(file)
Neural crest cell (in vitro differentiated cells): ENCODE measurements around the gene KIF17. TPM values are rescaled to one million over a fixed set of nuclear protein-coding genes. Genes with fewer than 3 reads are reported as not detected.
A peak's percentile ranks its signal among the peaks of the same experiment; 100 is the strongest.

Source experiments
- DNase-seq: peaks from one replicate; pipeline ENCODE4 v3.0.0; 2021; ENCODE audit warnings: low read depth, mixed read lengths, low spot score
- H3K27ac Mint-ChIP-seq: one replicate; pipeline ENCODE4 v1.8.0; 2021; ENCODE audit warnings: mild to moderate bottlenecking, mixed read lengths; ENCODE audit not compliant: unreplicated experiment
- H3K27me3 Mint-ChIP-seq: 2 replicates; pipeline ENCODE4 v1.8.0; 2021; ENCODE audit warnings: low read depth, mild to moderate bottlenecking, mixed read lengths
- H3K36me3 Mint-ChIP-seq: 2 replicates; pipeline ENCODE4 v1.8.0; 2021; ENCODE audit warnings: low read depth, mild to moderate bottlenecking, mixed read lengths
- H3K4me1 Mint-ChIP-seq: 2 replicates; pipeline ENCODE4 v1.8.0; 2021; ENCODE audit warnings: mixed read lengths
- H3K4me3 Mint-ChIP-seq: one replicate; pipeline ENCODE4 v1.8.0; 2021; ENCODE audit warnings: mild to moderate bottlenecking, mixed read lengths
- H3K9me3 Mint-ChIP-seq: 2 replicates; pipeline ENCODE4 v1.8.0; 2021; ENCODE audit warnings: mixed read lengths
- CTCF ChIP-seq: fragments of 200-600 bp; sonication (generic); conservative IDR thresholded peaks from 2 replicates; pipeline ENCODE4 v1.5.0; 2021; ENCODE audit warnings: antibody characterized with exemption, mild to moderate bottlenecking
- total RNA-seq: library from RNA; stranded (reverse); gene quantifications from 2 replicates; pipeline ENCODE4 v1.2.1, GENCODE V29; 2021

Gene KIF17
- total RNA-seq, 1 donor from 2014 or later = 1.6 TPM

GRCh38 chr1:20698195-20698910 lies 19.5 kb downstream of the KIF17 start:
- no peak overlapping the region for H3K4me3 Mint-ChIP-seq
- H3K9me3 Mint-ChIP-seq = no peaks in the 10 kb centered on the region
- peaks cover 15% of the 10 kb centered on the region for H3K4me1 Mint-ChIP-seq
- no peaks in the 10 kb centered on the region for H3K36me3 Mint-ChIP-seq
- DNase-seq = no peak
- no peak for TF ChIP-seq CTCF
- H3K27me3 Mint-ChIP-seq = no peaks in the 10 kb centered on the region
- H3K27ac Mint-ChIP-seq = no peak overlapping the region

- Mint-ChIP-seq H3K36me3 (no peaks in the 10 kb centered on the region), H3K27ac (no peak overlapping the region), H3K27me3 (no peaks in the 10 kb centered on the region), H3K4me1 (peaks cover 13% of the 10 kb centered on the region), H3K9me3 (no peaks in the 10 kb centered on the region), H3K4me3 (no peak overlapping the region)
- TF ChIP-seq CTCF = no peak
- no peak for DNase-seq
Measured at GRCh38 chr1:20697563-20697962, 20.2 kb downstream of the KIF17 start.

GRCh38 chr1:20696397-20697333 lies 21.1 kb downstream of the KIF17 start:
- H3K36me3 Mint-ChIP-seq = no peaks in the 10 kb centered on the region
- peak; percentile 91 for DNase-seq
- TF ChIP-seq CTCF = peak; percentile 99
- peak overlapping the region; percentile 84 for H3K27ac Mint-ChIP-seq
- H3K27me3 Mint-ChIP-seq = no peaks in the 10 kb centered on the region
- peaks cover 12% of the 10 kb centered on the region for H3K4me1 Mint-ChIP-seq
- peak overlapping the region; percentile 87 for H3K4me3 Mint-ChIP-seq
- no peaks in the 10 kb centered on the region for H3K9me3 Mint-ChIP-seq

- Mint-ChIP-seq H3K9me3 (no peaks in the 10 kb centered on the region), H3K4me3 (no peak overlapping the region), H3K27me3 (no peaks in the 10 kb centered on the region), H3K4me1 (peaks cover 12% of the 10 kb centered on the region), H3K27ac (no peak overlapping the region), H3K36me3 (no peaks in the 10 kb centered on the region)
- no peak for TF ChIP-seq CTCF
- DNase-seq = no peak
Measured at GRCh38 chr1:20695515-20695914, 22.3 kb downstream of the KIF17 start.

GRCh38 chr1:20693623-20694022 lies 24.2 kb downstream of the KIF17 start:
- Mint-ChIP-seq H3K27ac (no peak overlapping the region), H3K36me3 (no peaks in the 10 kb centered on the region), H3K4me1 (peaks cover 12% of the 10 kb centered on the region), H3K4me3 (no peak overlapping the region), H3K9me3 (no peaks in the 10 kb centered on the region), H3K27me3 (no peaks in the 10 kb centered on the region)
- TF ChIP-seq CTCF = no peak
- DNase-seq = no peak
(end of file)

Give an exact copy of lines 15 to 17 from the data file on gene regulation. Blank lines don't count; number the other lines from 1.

GRCh38 chr1:20698195-20698910 lies 19.5 kb downstream of the KIF17 start:
- no peak overlapping the region for H3K4me3 Mint-ChIP-seq
- H3K9me3 Mint-ChIP-seq = no peaks in the 10 kb centered on the region